FACT: Inadequate intake from dietary calcium impacts individuals differently. Healthy, active individuals with strong bones may efficiently absorb enough calcium to maintain bone density. They are also more likely to have a balanced bone remodeling system without excessive osteoclastic (bone destroying) activity that would require a greater intake of calcium to keep up with demands. Individuals with bone fragility, on the other hand, are already at a deficit because their remodeling system is out of balance. The osteoclasts within their bones are destroying it faster than the osteoblasts can build new bone. "If there isn't enough calcium coming in from the diet, the body will pull calcium from the bones for all the things that need to be done,” notes Andrea J. Singer, MD, FACP, CCD, director of women's primary care and bone densitometry for the Department of Obstetrics and Gynecology at MedStar Georgetown University Hospital and clinical director of the National Osteoporosis Foundation.
FACT: Adequate calcium intake (1200 - 1400 mg), taken as directed, is vital for Individuals with bone fragility.  By now you may be thinking, "I know I need calcium for bone health yet it is difficult to get adequate calcium unless I drink a lot of milk. But high dairy intake doesn't sound wise either...so what am I supposed to do in light of the recent research concerning the safety of supplemental calcium?

First, always try to get as much calcium from your diet as possible. As they say, "you are what you eat." Eating foods high in calcium is good for you...and your bones. 

Second, take supplemental calcium (and magnesium and trace minerals) to ensure you are getting the minerals necessary for skeletal health. But, take your calcium in small doses through-out the day. It is not wise to take large doses of supplemental calcium such as those used in Bolland and Reid's studies. High amounts (400 mg or more) of calcium all at once can cause an excess spike of calcium in the blood - a problem that could potentially interfere with normal heart function. This may be the link between calcium and cardiovascular events, if indeed it exists.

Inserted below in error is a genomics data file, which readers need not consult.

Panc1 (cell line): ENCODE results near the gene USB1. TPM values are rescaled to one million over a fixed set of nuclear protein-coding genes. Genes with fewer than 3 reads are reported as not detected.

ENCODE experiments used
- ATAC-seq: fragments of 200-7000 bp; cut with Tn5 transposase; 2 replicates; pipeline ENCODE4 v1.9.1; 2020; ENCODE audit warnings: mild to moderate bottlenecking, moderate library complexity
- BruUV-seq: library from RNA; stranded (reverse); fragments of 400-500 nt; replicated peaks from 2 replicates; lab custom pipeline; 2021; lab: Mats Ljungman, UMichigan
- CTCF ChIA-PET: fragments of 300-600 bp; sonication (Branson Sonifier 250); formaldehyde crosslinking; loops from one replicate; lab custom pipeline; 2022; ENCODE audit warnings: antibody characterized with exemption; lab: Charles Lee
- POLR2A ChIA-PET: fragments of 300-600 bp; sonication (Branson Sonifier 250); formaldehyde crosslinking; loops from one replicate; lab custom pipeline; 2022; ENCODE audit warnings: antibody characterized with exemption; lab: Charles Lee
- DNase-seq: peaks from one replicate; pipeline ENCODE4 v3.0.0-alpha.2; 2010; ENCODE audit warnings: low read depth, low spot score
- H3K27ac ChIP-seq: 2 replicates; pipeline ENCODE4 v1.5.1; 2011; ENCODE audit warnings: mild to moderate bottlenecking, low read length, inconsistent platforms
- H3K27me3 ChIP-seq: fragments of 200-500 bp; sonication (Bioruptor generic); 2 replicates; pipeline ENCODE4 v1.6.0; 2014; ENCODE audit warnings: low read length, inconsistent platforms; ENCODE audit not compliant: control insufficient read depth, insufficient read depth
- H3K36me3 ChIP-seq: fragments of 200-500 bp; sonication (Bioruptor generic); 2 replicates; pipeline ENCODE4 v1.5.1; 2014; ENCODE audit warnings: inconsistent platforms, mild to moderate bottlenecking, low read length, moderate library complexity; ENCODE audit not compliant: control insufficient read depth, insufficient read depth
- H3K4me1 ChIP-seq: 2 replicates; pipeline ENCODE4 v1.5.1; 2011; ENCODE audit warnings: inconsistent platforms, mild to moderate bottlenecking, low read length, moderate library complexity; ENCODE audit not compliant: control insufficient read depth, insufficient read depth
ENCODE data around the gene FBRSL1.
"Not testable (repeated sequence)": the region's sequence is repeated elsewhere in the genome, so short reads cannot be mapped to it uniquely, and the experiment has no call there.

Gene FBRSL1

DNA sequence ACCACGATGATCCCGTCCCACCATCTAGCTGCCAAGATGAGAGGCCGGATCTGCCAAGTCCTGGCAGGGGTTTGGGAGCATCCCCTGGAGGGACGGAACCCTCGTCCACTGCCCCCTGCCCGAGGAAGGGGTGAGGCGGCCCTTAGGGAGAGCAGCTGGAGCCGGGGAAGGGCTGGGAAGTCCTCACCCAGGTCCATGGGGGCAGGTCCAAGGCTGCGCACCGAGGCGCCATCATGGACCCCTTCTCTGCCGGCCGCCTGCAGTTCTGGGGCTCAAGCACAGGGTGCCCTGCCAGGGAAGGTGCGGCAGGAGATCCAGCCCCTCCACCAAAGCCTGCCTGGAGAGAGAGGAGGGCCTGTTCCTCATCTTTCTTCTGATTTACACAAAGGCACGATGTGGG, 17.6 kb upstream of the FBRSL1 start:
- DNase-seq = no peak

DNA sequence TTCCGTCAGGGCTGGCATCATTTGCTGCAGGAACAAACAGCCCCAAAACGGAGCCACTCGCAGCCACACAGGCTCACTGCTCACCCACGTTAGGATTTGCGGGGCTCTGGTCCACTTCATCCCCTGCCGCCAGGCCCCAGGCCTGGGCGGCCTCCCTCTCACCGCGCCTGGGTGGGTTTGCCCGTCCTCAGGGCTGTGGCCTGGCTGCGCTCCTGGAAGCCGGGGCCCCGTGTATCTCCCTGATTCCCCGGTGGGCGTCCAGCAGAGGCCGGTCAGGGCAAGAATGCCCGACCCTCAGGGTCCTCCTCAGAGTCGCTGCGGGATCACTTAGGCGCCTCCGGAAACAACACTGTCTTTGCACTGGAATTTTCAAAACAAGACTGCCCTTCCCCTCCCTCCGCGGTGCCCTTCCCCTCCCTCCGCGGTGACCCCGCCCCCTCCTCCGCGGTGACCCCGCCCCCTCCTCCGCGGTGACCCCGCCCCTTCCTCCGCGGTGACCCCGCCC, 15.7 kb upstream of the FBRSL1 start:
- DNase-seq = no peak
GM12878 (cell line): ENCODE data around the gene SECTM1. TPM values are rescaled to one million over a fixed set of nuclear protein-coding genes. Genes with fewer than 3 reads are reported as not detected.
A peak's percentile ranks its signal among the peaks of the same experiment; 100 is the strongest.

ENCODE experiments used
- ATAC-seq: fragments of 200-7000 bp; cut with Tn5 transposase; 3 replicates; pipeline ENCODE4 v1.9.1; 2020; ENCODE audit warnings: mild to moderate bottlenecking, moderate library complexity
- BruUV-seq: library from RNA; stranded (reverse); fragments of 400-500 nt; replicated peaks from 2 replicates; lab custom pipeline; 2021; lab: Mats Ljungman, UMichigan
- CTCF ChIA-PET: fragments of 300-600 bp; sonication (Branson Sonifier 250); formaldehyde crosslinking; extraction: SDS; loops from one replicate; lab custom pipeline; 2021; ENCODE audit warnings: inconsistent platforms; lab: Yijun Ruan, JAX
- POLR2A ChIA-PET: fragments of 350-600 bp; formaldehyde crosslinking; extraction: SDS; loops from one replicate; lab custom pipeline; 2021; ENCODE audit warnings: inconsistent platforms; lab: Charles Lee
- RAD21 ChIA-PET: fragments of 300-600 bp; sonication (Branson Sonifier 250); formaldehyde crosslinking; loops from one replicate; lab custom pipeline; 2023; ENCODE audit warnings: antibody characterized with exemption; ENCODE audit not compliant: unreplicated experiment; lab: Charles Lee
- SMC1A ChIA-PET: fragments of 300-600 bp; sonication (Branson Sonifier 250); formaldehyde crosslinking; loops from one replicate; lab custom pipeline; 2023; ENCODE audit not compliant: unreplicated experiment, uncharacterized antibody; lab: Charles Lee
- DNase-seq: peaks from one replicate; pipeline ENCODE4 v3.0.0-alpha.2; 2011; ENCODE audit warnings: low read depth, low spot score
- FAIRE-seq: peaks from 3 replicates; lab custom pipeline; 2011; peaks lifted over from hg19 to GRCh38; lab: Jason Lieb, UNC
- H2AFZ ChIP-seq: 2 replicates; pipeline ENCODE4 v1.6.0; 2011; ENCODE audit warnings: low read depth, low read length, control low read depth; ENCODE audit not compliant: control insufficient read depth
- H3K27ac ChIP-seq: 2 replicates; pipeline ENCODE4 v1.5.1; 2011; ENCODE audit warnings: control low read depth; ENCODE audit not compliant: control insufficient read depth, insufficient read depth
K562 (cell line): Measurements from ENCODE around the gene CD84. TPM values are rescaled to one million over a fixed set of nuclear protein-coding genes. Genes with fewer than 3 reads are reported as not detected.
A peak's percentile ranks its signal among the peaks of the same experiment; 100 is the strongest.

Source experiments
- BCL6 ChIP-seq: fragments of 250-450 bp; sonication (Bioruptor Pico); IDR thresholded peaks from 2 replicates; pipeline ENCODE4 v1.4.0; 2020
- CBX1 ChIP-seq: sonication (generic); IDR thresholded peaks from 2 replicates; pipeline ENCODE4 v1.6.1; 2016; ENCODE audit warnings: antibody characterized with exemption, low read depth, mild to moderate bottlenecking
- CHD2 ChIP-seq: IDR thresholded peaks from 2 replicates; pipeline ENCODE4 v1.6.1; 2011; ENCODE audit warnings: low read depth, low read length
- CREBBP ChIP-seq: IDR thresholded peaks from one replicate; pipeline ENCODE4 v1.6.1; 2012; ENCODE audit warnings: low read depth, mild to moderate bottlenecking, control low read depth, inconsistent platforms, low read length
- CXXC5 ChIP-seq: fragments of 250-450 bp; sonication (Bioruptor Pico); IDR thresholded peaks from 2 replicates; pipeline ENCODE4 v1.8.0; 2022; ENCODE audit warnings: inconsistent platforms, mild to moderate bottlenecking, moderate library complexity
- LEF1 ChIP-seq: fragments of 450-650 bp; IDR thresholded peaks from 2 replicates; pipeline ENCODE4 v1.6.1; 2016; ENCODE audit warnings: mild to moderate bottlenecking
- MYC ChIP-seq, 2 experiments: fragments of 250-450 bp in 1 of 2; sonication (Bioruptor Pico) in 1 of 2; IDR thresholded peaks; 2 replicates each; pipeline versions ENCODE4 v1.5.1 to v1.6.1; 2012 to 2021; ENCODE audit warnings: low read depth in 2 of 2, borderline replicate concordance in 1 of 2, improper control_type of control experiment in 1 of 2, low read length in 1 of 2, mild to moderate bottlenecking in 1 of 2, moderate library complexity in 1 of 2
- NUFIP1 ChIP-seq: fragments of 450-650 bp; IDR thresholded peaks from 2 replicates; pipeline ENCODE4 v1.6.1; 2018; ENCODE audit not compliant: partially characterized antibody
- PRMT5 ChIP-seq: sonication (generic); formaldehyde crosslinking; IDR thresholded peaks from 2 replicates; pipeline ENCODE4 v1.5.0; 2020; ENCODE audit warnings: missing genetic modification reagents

Our OsteoNaturals’ OsteoSustain tablets contain only 175 mg because I believe in GENTLY providing the body with what it needs to build bone. Taking 3 tablets spread out over the day with meals provides 525 mg calcium in a safe, effective manner. For many patients with severe bone loss, I advocate taking an additional one or two tablets of OsteoMineralBoost for more calcium plus trace minerals in addition to the OsteoSustain. Taking one OsteoSustain and one OsteoMineralBoost at a sitting provides 315 mg calcium which is well below the 400 mg level.
As a general protocol for severe bone loss, 3 tablets of OsteoSustain and 2 tablets of OsteoMineralBoost provide 805 mg supplemental calcium daily. This, along with a diet rich in veggies, will put that person just right at 1200 to 1400 mg calcium per day - PERFECT for someone with bone loss. In addition, OsteoNaturals’ products provide the body with bioavailable magnesium, vitamins D and K, and trace minerals...all important for utilizing the calcium and helping your body put this vital mineral where it belongs...in your bones.
FACT:  In addition to ingesting an adequate (not excessive) amount of minerals for bone building, the key to fighting osteoporosis is to focus on balancing bone remodeling – reducing osteoclastic bone resorption and increasing osteoblastic bone formation. As explained in my book, The Whole Body Approach to Osteoporosis, regaining balance is best achieved by eating a healthful, well-balanced, alkaline diet; taking quality, nutritional supplements like OsteoNaturals' OsteoStim (our product designed to enhance balanced bone remodeling activity); exercising (both cardio and weight-bearing); and evaluating health-related lifestyle behaviors.